Though based on the life of self-sacrificing doctor Joanna Tse and her work during Hong Kong’s tragic SARS crisis, the main focus is on Tse’s loving relationship with her husband Albert. Those familiar with the real-life story may already know the outcome of this touching biopic and will perhaps be more able to comment on the film’s authenticity. Nevertheless, from the perspective of someone unfamiliar with the real lives of the two doctors, it is the cinematic quality that I find myself commenting on.
After passing her medical exams, young student Joanna Tse enters the profession while also keeping in contact with her former tutor Albert Lai. Though Lai is seen as a laconic figure, he nurtures a heart-felt love for Joanna – a feeling that she happily returns. Their courtship advances and he two eventually marry, blissfully happy with the direction their lives have taken. Tragically, Albert’s previous battle with leukaemia is again resumed as the doctor finds himself facing up to the return of this devastating illness. Returning from her prestigious post in an Australian medical institute, Joanna resolves to nurse her husband back to health and do everything she can to devote her life to helping others.
In trying to summarise the synopsis, it’s difficult not to reveal what happens to both characters. Obviously, those familiar with the people who inspired the film will already know the ending, but for everyone else it’s important to give away as little as possible. Suffice to say, this is a sentimental, yet occasionally very powerful drama that offers insights into love and sacrifice. While many may be uncomfortable with, what could be seen as, a saccharine-coated drama, there’s an undeniable resonance in the storyline. Though ‘The Miracle Box’ doesn’t tackle terminal illness as successfully as ‘Funeral March’ or ‘C’est La Vie Mon Cherie’, any realistic tackling of leukaemia is bound to have an emotional punch, while the deep scare that SARS left in the Asian consciousness is still very much in evidence. The fact that this is inspired by real people does mean that comparisons to the aforementioned films is pointless, of course.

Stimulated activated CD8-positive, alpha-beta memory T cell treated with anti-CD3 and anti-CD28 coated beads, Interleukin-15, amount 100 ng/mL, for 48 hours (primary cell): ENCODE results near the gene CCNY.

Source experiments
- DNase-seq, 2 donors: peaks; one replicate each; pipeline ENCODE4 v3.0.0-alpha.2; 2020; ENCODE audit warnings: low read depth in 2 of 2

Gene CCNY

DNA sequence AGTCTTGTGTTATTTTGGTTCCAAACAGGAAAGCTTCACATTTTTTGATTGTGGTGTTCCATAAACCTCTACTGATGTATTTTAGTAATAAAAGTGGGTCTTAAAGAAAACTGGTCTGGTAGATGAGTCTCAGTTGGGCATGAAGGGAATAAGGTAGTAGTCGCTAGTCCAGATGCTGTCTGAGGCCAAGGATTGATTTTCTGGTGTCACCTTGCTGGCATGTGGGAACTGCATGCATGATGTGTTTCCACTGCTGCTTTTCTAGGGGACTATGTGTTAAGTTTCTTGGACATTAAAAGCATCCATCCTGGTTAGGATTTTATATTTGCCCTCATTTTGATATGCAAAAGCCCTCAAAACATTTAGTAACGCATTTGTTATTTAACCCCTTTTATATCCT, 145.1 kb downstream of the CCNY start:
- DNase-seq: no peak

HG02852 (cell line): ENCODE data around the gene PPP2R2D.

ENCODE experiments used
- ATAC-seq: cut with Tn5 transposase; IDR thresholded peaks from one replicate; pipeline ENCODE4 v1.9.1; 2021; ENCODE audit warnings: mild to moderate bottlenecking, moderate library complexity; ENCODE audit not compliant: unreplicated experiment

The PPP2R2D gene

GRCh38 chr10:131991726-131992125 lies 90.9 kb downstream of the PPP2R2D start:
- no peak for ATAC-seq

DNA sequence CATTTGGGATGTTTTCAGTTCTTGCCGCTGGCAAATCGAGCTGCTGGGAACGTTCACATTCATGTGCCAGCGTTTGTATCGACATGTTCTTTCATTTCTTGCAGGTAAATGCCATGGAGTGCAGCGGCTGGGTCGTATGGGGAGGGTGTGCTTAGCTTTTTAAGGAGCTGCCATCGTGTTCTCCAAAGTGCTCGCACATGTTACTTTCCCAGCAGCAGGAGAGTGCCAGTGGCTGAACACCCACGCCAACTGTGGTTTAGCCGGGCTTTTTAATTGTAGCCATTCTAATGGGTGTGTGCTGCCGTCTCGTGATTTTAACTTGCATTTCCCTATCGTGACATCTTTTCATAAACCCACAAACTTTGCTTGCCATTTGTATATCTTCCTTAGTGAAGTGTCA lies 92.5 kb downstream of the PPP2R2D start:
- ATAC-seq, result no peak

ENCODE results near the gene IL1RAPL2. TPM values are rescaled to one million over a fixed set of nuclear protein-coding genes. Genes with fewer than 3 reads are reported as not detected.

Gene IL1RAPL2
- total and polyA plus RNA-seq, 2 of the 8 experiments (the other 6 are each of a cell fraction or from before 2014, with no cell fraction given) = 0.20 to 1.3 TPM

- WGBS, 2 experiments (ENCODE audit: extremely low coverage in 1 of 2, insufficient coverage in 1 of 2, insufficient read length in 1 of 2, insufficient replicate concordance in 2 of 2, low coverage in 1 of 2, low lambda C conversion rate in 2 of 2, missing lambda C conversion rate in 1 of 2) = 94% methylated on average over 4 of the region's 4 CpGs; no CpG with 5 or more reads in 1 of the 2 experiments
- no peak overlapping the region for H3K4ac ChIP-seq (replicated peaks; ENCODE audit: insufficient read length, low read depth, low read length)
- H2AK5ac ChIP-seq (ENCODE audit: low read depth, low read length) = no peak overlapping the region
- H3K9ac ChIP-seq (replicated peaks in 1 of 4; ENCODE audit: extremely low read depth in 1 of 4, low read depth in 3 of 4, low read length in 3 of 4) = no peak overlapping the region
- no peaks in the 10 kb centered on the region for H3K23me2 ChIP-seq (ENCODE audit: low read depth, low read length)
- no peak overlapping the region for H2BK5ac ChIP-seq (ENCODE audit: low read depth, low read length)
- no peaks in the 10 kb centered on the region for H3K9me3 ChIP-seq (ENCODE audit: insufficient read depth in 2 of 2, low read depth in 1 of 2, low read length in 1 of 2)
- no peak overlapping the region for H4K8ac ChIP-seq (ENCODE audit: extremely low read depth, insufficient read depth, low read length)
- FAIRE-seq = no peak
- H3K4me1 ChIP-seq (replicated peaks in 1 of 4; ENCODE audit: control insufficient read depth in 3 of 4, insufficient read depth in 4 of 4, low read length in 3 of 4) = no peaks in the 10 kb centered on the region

The relative box-office success of ‘The Miracle Box’ is perhaps due to the fact that, at its core, this is an optimistic production. Though the strong religious faith of the central characters is put under immense pressure, this is a story where any tragedies are courageously faced. The illnesses that are faced are also not allowed to take over from what is essentially a traditional love story between two people who clearly adore each other. It is therefore more than just an extended medical drama or melodramatic biopic; though there are theatrical moments, the film mostly deals with genuine emotion and a welcome dose of subtlety.
Some may still be discouraged by the lack of tension or real impetus, as there is little build up to the narrative’s most powerful scenes. It’s true that the final twenty minutes deal with a great deal in a rather hasty manner; without giving too much away, the closing third of the film rushes some pivotal moments, therefore endangering the overall impact. Director Adrian Kwan lets the pace unravel at this point and the measured pacing of the opening hour seems to be contradicted by its ending. I’m not aware of Kwan’s other work or background, but such a lack of control is more than sign of an inexperienced director than anything else. In a similar way, the respective believes and convictions of Joanna and Albert are not fleshed-out as strongly as would’ve been advised.
While ‘The Miracle Box’ is an imperfect drama, it is without a doubt a film that benefits from a few exceptional performances. Ada Choi is superb as Joanna Tse – her efforts in this role show the massive advancements she has made as an actress in the past decade. Her relationship with Tse Kwan Ho is realistic, touching and achieves something that flounders more prominent productions: you actually believe that the two leads are in love and this chemistry makes their marriage supremely sympathetic. The growth of their love is one of the production’s definite merits and isn’t dependent on grand gestures. Meanwhile, screen veteran Cheng Pei Pei has a pleasing supporting role as Joanna Tse’s mother and John Shum (who definitely couldn’t be referred to as ‘Curly’ anymore) is a welcome addition. ‘The Miracle Box’ may or may not be faithful to its inspiration, but its a film with a message that is refreshingly earnest.